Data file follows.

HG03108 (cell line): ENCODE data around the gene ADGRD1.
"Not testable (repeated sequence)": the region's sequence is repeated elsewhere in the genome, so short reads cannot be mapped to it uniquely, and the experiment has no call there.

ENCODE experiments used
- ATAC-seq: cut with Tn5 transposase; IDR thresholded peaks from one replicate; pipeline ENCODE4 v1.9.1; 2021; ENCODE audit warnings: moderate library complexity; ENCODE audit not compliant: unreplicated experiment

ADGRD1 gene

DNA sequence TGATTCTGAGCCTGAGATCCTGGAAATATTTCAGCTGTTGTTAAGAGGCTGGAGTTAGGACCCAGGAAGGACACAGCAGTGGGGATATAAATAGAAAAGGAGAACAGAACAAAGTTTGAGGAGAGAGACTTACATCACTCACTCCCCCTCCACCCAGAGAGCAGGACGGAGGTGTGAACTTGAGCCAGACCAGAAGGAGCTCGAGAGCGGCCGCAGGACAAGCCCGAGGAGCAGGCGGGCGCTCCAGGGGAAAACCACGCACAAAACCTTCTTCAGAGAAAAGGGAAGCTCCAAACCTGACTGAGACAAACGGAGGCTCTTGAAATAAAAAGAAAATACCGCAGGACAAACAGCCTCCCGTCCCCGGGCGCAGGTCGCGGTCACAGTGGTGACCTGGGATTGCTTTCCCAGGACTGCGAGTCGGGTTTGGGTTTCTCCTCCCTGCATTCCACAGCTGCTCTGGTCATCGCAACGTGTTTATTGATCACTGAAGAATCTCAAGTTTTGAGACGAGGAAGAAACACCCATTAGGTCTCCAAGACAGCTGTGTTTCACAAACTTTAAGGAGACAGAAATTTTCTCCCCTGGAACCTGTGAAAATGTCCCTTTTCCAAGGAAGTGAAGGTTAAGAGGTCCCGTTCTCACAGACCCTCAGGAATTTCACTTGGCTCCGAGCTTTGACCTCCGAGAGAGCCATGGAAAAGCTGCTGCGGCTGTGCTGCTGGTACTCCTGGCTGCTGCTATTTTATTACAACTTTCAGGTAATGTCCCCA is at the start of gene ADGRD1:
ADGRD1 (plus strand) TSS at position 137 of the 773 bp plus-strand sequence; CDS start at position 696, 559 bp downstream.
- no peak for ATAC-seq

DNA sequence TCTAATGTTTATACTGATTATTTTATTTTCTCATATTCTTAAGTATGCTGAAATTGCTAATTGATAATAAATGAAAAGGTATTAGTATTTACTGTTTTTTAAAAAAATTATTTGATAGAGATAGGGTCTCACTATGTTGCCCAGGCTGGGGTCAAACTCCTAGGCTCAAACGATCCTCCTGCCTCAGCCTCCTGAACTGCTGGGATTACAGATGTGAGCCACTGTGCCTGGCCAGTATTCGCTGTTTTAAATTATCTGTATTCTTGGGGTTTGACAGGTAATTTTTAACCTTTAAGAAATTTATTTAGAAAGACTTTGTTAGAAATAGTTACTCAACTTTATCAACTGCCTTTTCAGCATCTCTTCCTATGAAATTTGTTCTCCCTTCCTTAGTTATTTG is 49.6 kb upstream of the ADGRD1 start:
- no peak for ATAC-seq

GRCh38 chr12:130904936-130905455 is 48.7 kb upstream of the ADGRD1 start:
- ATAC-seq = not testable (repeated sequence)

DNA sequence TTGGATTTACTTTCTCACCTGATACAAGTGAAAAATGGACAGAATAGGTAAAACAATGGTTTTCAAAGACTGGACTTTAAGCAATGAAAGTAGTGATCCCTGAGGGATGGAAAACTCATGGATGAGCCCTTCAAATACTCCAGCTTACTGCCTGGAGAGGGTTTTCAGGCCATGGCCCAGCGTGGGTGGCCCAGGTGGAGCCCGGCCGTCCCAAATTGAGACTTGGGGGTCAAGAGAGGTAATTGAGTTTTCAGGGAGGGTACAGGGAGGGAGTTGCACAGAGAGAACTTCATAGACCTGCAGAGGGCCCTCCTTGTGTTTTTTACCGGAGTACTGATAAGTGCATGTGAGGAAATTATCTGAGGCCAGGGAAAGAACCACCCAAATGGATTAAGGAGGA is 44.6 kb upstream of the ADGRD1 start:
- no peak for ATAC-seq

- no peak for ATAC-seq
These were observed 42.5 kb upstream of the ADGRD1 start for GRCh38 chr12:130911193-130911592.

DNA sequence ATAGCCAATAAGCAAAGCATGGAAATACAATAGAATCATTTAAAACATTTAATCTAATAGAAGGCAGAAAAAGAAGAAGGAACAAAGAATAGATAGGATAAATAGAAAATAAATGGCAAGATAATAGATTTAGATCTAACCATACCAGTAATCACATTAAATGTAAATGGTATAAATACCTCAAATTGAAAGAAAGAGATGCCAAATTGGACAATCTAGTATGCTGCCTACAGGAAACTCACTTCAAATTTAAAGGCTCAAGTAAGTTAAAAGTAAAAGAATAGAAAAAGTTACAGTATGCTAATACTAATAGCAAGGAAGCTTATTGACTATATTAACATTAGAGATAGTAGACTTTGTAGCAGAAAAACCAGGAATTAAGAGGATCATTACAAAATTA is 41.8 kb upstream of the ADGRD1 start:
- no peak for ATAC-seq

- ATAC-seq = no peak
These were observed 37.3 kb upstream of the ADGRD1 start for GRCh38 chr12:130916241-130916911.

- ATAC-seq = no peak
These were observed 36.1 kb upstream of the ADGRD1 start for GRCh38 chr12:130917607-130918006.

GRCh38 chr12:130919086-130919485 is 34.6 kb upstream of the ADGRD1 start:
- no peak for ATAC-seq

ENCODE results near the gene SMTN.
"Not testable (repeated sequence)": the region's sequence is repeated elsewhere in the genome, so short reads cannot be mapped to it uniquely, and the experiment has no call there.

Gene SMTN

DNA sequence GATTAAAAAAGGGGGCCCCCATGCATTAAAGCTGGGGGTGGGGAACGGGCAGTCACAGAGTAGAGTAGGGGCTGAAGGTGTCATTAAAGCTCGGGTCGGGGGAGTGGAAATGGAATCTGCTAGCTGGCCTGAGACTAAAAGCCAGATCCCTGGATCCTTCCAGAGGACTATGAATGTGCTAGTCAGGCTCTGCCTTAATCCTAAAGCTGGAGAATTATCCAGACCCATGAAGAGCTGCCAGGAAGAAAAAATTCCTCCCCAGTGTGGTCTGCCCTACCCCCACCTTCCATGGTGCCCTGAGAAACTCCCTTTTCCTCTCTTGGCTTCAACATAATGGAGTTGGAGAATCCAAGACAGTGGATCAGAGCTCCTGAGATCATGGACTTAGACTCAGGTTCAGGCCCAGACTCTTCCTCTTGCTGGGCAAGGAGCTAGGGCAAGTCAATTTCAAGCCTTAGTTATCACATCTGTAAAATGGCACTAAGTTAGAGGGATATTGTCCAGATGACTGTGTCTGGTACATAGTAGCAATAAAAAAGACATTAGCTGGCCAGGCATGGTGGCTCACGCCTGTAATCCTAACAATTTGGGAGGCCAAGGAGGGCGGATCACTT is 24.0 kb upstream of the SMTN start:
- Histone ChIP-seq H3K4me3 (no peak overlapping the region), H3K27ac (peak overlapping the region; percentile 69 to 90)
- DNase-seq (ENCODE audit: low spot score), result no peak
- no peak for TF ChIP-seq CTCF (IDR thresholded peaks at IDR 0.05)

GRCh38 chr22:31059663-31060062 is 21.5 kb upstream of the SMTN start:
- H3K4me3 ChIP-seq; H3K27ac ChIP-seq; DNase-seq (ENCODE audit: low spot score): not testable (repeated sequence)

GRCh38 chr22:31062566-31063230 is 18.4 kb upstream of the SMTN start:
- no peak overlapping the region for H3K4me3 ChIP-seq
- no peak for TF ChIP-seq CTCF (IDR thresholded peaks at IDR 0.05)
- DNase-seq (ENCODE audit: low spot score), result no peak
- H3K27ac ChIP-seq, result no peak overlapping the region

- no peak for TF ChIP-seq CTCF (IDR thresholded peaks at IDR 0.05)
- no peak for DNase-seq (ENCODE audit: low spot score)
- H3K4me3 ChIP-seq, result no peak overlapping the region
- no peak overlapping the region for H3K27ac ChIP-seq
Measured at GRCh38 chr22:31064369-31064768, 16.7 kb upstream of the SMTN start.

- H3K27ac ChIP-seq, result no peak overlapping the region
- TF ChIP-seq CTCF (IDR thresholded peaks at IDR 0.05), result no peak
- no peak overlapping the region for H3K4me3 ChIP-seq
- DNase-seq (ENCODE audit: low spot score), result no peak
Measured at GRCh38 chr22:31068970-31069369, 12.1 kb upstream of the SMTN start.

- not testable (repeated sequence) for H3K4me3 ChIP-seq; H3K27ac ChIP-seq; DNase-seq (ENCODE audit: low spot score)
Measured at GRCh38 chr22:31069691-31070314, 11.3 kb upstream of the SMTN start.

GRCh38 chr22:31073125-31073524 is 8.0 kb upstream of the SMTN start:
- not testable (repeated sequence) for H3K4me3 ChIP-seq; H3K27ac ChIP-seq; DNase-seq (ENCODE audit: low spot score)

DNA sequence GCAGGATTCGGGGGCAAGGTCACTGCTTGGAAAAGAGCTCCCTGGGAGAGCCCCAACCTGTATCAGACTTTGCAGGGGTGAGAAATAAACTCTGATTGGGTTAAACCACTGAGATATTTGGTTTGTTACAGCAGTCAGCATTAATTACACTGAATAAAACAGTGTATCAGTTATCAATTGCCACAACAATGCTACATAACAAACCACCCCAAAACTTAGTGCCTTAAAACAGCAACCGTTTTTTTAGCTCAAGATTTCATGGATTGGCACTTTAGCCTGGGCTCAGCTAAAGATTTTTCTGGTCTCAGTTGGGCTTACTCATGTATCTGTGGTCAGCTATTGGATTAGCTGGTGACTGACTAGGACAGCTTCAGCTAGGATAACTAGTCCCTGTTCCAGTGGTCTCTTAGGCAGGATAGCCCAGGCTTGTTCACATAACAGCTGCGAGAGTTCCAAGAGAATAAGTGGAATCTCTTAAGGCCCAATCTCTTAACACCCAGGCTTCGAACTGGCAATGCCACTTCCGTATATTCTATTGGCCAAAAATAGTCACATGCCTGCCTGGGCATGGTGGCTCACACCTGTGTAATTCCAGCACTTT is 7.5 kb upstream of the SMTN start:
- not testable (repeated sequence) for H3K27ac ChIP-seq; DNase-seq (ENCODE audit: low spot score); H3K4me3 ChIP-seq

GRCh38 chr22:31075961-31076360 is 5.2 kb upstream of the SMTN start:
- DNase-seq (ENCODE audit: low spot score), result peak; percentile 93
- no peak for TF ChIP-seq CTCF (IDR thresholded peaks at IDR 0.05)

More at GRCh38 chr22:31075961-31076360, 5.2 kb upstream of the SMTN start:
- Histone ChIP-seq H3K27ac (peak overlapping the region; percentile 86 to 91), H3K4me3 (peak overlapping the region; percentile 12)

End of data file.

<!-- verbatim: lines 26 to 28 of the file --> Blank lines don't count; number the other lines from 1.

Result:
"Not testable (repeated sequence)": the region's sequence is repeated elsewhere in the genome, so short reads cannot be mapped to it uniquely, and the experiment has no call there.

Gene SMTN

DNA sequence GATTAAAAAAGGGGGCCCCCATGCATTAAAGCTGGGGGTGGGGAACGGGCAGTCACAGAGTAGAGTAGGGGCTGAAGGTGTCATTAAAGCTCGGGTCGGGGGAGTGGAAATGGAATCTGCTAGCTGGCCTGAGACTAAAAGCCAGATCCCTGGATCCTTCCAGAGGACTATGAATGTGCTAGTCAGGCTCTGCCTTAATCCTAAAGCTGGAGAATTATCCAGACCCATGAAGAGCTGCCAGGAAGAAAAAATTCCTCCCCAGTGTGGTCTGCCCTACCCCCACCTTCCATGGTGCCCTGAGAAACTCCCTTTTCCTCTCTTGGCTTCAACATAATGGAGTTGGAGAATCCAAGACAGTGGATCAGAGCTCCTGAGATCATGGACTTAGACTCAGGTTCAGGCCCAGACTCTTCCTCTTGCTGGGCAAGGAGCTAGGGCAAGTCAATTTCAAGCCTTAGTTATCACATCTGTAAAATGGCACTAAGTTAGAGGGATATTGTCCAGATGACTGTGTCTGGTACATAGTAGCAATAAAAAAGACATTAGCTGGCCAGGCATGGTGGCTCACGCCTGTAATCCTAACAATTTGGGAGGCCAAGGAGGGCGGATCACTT is 24.0 kb upstream of the SMTN start: